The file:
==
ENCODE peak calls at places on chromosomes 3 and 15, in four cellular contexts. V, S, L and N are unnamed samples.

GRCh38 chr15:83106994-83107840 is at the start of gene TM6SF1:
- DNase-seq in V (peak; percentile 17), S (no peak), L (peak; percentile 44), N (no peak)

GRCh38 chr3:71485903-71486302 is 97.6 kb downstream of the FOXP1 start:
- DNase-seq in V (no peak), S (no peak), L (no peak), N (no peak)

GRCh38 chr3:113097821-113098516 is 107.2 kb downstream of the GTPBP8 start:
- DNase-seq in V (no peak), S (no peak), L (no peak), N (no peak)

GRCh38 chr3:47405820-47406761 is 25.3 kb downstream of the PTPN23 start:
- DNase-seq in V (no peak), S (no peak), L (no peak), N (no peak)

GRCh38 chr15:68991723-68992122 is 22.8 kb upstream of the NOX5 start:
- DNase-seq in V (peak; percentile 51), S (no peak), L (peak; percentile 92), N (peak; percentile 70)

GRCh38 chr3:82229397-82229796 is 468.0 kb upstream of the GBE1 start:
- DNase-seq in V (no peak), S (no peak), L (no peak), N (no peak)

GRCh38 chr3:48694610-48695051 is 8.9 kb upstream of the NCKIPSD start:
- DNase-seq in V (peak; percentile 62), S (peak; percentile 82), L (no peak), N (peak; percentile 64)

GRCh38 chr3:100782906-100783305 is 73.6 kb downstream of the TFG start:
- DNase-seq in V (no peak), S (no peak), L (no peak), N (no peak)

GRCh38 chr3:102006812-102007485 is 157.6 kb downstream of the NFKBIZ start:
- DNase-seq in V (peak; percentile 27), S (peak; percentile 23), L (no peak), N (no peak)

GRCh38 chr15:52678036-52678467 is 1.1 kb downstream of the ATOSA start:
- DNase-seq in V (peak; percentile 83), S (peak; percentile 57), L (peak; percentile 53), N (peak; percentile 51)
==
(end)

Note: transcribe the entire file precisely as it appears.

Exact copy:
ENCODE peak calls at places on chromosomes 3 and 15, in four cellular contexts. V, S, L and N are unnamed samples.

GRCh38 chr15:83106994-83107840 is at the start of gene TM6SF1:
- DNase-seq in V (peak; percentile 17), S (no peak), L (peak; percentile 44), N (no peak)

GRCh38 chr3:71485903-71486302 is 97.6 kb downstream of the FOXP1 start:
- DNase-seq in V (no peak), S (no peak), L (no peak), N (no peak)

GRCh38 chr3:113097821-113098516 is 107.2 kb downstream of the GTPBP8 start:
- DNase-seq in V (no peak), S (no peak), L (no peak), N (no peak)

GRCh38 chr3:47405820-47406761 is 25.3 kb downstream of the PTPN23 start:
- DNase-seq in V (no peak), S (no peak), L (no peak), N (no peak)

GRCh38 chr15:68991723-68992122 is 22.8 kb upstream of the NOX5 start:
- DNase-seq in V (peak; percentile 51), S (no peak), L (peak; percentile 92), N (peak; percentile 70)

GRCh38 chr3:82229397-82229796 is 468.0 kb upstream of the GBE1 start:
- DNase-seq in V (no peak), S (no peak), L (no peak), N (no peak)

GRCh38 chr3:48694610-48695051 is 8.9 kb upstream of the NCKIPSD start:
- DNase-seq in V (peak; percentile 62), S (peak; percentile 82), L (no peak), N (peak; percentile 64)

GRCh38 chr3:100782906-100783305 is 73.6 kb downstream of the TFG start:
- DNase-seq in V (no peak), S (no peak), L (no peak), N (no peak)

GRCh38 chr3:102006812-102007485 is 157.6 kb downstream of the NFKBIZ start:
- DNase-seq in V (peak; percentile 27), S (peak; percentile 23), L (no peak), N (no peak)

GRCh38 chr15:52678036-52678467 is 1.1 kb downstream of the ATOSA start:
- DNase-seq in V (peak; percentile 83), S (peak; percentile 57), L (peak; percentile 53), N (peak; percentile 51)